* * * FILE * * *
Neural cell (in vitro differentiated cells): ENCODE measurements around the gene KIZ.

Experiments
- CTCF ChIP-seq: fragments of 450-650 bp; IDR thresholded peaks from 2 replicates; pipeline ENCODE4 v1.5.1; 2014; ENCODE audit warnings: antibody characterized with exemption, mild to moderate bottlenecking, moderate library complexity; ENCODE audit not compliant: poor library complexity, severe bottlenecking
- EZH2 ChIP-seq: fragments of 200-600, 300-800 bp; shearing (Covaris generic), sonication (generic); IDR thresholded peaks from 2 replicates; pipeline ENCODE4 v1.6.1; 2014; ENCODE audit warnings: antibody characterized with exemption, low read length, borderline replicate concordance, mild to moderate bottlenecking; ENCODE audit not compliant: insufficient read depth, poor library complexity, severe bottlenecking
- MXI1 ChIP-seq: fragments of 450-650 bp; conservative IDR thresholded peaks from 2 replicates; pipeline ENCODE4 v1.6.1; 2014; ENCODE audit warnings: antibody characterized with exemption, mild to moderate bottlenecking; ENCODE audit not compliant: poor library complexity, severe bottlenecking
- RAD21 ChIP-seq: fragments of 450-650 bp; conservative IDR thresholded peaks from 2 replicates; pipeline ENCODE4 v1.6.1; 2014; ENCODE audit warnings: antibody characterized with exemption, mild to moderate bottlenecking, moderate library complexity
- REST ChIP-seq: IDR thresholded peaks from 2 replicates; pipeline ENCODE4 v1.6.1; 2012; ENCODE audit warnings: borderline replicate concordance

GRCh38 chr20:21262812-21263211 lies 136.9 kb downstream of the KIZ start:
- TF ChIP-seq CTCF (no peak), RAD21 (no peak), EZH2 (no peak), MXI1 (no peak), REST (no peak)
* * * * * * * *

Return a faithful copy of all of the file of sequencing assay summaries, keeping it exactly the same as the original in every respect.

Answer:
Neural cell (in vitro differentiated cells): ENCODE measurements around the gene KIZ.

Experiments
- CTCF ChIP-seq: fragments of 450-650 bp; IDR thresholded peaks from 2 replicates; pipeline ENCODE4 v1.5.1; 2014; ENCODE audit warnings: antibody characterized with exemption, mild to moderate bottlenecking, moderate library complexity; ENCODE audit not compliant: poor library complexity, severe bottlenecking
- EZH2 ChIP-seq: fragments of 200-600, 300-800 bp; shearing (Covaris generic), sonication (generic); IDR thresholded peaks from 2 replicates; pipeline ENCODE4 v1.6.1; 2014; ENCODE audit warnings: antibody characterized with exemption, low read length, borderline replicate concordance, mild to moderate bottlenecking; ENCODE audit not compliant: insufficient read depth, poor library complexity, severe bottlenecking
- MXI1 ChIP-seq: fragments of 450-650 bp; conservative IDR thresholded peaks from 2 replicates; pipeline ENCODE4 v1.6.1; 2014; ENCODE audit warnings: antibody characterized with exemption, mild to moderate bottlenecking; ENCODE audit not compliant: poor library complexity, severe bottlenecking
- RAD21 ChIP-seq: fragments of 450-650 bp; conservative IDR thresholded peaks from 2 replicates; pipeline ENCODE4 v1.6.1; 2014; ENCODE audit warnings: antibody characterized with exemption, mild to moderate bottlenecking, moderate library complexity
- REST ChIP-seq: IDR thresholded peaks from 2 replicates; pipeline ENCODE4 v1.6.1; 2012; ENCODE audit warnings: borderline replicate concordance

GRCh38 chr20:21262812-21263211 lies 136.9 kb downstream of the KIZ start:
- TF ChIP-seq CTCF (no peak), RAD21 (no peak), EZH2 (no peak), MXI1 (no peak), REST (no peak)